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Originally published Friday, January 23, 2015 at 5:07 PM

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Guest: Sen. Maria Cantwell can lead on communications reform in 2015

Instead of asking the Federal Communications Commission to use its rule-making authority to address net neutrality, we should be asking Congress to completely overhaul the 1996 Communications Act, writes guest columnist John Arthur Wilson.


Special to The Times

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FEW things in our society have changed as fast — and keep changing at a breakneck pace — as communications technology. Last year’s cool gadget is seen as old school today. Thanks to emerging technology, such as Microsoft’s Lync Unified Communications software, I can make a call from my iPad to virtually anywhere around the world. And the wristwatch phone of Dick Tracy is a reality today, no longer confined to just the realm of the comics.

But one thing is firmly stuck in the past: our federal communications laws. Recent announcements from President Obama and U.S. Sen. Maria Cantwell, D-Wash., on net neutrality and regulation of the Internet underscore the need for communications reform.

While certainly relevant — and significant — net neutrality is just one piece in the very large communications puzzle. In truth, outdated communications laws drag down our economy, discourage innovation and slow down prosperity.

Instead of asking the Federal Communications Commission to use its rule-making authority to just address net neutrality, we should be asking Congress to completely overhaul the 1996 Communications Act.

Current laws were written for the monopoly-era telephone networks and are just not nimble enough for today’s climate. They are, in short, obsolete in today’s dynamic digital age. Continuing to apply outdated laws to modern networks will set Washington, and the country, down a regulatory road of decreased investment and stifled innovation.

A 2013 report from the Brookings Institution named Seattle the 11th most innovative city in the country. Its tech sector undergirds economic growth, job creation, increased investment and public-private partnerships. To cement this as a standing trend though, I believe that we must update the sector’s regulatory framework, which was last updated in 1996 and originally written in 1934.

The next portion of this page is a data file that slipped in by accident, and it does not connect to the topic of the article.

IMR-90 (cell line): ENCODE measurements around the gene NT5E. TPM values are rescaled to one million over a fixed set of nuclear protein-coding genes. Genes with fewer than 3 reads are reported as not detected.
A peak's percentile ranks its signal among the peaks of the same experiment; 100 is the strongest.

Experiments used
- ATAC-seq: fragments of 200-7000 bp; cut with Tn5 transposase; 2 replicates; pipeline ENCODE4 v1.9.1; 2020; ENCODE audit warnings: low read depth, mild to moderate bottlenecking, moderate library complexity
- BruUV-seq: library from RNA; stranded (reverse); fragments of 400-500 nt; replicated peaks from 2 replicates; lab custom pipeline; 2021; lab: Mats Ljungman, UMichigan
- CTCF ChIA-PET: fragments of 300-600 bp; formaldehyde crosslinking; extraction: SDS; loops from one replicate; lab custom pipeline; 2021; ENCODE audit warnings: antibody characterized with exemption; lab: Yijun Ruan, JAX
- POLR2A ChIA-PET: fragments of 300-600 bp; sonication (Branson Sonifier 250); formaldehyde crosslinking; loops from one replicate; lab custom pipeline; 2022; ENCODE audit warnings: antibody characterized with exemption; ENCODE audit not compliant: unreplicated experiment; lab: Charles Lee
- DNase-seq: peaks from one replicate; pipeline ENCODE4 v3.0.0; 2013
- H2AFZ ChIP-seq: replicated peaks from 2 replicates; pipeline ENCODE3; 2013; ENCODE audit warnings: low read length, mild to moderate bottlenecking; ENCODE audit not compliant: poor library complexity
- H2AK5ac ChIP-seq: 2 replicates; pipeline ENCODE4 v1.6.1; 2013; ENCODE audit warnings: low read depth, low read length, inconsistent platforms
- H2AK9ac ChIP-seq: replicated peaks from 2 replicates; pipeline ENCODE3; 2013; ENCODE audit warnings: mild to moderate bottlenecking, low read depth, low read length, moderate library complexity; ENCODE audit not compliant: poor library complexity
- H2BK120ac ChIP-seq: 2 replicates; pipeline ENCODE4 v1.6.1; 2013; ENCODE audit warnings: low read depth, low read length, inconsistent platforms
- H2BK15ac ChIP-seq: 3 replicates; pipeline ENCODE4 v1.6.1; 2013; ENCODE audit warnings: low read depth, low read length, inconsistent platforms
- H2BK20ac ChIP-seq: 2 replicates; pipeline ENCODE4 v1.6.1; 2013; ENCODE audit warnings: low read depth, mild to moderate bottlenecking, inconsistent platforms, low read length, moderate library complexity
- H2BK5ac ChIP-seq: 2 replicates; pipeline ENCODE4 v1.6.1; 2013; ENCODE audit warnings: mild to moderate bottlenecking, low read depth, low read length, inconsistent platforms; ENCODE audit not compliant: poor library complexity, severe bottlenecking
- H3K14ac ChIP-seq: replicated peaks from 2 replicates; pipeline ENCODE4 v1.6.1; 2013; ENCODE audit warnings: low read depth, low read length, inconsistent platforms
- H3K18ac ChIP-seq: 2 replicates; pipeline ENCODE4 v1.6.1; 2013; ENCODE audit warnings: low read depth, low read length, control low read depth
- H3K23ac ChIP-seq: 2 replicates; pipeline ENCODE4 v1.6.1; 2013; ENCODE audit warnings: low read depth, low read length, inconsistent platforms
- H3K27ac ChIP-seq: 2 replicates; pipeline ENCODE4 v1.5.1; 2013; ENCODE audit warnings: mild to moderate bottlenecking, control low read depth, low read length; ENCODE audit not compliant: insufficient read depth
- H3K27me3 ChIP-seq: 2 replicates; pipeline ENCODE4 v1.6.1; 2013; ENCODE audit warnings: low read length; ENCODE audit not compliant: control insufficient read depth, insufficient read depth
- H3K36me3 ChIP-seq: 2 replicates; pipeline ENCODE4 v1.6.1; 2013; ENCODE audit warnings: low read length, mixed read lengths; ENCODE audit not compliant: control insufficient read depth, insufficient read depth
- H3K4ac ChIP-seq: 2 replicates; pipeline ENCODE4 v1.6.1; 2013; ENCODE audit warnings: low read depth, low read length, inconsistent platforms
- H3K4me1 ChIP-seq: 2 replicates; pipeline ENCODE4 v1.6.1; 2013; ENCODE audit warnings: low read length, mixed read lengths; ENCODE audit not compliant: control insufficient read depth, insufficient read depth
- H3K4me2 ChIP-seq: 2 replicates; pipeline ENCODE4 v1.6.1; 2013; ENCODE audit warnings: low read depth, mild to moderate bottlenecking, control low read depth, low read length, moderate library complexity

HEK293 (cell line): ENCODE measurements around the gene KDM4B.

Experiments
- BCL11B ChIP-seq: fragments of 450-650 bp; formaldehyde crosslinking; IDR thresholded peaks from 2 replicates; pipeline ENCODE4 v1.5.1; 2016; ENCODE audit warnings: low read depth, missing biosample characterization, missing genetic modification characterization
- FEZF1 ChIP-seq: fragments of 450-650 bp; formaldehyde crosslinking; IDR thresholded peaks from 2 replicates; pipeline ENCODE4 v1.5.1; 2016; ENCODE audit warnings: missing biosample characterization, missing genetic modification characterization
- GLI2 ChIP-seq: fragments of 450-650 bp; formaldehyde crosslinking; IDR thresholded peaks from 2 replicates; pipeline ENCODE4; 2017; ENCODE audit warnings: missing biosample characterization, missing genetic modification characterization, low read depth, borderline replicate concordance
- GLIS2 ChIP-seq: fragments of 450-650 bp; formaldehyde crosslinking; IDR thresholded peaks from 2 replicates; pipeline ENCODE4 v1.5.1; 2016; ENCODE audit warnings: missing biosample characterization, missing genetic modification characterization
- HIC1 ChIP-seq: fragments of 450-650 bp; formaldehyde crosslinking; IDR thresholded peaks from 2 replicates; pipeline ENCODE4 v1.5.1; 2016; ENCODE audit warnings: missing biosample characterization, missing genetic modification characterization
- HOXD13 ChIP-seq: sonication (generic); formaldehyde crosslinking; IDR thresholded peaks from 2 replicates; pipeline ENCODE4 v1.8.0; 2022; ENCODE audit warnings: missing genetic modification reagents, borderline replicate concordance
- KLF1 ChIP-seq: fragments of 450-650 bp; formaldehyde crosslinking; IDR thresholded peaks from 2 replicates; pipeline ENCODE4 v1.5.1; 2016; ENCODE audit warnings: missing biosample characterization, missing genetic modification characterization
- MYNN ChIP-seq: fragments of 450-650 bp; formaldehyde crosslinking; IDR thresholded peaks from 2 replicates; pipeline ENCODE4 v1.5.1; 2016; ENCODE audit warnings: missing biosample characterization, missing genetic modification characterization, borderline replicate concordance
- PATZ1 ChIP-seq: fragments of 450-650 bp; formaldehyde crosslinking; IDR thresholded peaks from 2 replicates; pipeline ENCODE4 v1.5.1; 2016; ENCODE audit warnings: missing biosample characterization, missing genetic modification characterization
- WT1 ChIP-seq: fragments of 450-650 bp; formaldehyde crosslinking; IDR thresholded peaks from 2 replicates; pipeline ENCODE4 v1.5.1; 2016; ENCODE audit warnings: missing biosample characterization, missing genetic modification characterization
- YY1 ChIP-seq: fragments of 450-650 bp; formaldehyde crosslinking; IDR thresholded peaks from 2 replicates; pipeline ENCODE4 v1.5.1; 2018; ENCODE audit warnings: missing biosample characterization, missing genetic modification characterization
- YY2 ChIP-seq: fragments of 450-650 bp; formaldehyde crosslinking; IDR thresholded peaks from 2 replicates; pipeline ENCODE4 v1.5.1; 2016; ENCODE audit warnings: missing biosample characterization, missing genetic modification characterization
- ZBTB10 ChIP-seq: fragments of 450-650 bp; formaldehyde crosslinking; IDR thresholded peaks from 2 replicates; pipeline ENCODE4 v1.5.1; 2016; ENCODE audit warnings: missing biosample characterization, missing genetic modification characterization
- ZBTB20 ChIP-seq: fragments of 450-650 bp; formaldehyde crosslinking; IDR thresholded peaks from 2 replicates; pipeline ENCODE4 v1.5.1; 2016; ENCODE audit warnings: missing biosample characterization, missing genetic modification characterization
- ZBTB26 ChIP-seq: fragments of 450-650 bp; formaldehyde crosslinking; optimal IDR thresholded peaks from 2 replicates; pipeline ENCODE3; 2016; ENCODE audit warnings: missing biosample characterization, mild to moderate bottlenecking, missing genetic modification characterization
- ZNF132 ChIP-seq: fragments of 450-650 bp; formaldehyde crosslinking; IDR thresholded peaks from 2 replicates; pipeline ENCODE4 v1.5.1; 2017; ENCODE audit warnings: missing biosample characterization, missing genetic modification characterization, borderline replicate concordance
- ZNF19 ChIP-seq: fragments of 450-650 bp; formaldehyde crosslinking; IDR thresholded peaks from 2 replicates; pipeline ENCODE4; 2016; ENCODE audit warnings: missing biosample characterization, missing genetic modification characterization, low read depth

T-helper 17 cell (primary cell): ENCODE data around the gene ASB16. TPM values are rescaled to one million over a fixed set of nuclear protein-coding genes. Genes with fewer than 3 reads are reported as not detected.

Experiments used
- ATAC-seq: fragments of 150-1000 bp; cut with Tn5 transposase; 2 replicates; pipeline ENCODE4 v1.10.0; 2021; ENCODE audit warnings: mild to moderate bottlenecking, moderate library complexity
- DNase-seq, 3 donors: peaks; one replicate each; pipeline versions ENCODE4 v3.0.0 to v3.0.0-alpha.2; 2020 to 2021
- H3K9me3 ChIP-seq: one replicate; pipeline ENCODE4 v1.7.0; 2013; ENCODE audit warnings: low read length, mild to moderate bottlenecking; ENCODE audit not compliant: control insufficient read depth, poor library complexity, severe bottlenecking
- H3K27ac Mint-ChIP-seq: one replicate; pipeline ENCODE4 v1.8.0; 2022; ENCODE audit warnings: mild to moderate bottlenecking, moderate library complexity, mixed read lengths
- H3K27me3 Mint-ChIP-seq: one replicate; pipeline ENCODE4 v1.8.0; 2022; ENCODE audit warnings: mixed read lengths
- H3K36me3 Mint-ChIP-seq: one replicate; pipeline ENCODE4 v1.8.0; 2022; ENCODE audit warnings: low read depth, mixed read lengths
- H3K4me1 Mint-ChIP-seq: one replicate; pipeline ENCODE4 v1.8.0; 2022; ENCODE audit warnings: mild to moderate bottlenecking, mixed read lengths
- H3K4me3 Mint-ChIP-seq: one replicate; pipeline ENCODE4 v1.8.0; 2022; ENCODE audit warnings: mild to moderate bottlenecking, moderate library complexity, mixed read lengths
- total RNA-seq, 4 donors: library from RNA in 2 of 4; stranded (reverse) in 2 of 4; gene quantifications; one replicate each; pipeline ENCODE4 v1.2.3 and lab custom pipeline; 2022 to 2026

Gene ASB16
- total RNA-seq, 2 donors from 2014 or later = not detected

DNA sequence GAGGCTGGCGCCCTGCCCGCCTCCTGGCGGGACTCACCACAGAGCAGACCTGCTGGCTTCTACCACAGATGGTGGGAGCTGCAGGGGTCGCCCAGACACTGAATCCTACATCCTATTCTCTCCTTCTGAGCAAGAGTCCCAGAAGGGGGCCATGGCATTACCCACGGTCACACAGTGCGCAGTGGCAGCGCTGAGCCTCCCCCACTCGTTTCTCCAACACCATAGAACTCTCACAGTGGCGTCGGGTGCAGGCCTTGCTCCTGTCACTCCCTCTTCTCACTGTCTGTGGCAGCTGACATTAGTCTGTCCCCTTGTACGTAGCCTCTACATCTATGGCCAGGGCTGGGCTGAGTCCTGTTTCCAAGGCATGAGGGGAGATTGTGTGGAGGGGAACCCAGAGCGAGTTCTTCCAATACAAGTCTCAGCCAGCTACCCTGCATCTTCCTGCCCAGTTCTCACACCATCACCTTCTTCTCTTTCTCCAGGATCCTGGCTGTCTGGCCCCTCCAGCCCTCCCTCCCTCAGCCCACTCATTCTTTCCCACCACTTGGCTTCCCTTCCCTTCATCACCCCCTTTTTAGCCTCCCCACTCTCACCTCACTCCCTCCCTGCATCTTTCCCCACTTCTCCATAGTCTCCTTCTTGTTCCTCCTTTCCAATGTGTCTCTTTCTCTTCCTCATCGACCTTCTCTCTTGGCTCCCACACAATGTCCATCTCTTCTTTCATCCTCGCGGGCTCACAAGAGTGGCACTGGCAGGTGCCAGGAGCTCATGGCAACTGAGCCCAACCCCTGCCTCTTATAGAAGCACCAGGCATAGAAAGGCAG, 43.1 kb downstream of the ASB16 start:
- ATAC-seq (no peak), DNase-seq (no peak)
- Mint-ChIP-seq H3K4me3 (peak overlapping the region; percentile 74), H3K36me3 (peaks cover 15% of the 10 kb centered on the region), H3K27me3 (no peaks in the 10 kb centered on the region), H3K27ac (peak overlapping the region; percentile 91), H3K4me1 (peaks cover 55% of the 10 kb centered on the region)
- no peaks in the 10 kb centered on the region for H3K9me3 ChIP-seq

Cantwell, with her own background in high-tech work, is uniquely positioned as a senior member of the U.S. Senate Committee on Energy and Natural Resources and can provide leadership on this issue.

Why is an update of the Communications Act necessary? The Internet received a single mention during the 1996 rewrite, while long-distance telephone usage was the focal point of the legislation. This leaves the Federal Communications Commission in a tough spot when implementing regulations and interpreting today’s technologies using an archaic — and often irrelevant — regulatory framework.

In the early and mid-1990s, the FCC created policy silos in order to regulate different technologies and different regulatory regimes. In today’s system, the lines are totally blurred. The phone company provides TV and Internet services. Cable companies provide TV — and phone and Internet access. Google — the 800-pound search gorilla — is providing high-speed fiber-optic cable in select communities.

The distinctions between a phone company, cable company, Internet service provider and a global search engine are virtually indistinguishable. The current framework assigns the FCC, the Department of Justice and the Federal Trade Commission with differing regulatory authorities. Eliminating these silos and creating a single regulator would streamline the approach and foster further convergence, exemplified by companies like Amazon.com, treating like services the same across the Internet ecosystem.

A Communications Act overhaul would promote a competitive marketplace, allowing incumbents and new entrants a level playing field. Updated broadband policies could address the access-for-all “universal service” principle, as well as the E-rate program, which would bring would bring broadband access to classrooms throughout the state. Spectrum reallocation, issues concerning consumer privacy and data security, Internet access taxes and the much-discussed question of net neutrality all fall under the rewrite umbrella, and each would be afforded the opportunity to be modified.

When the Communications Act was revised in 1996, Democratic and Republican lawmakers came together to update the laws to set modern communications policy of that era. I am optimistic that Cantwell and the rest of Congress will once again meet in the middle and modernize our laws to reflect the dynamic technology sector.

Today’s communications landscape is carpeted with emerging companies, platforms and services that are disrupting, competing and collaborating with each other to offer increasingly faster speeds for Internet service throughout the country. That market competition with realistic rules — not dated monopoly-era telephone regulations — is the best driver for pro-consumer behavior, investment and innovation.

John Arthur Wilson, president of Wilson & Associates Public Affairs, has worked as a congressional aide, a consultant to wireless and technology companies, and chief of staff to former King County Executive Ron Sims.



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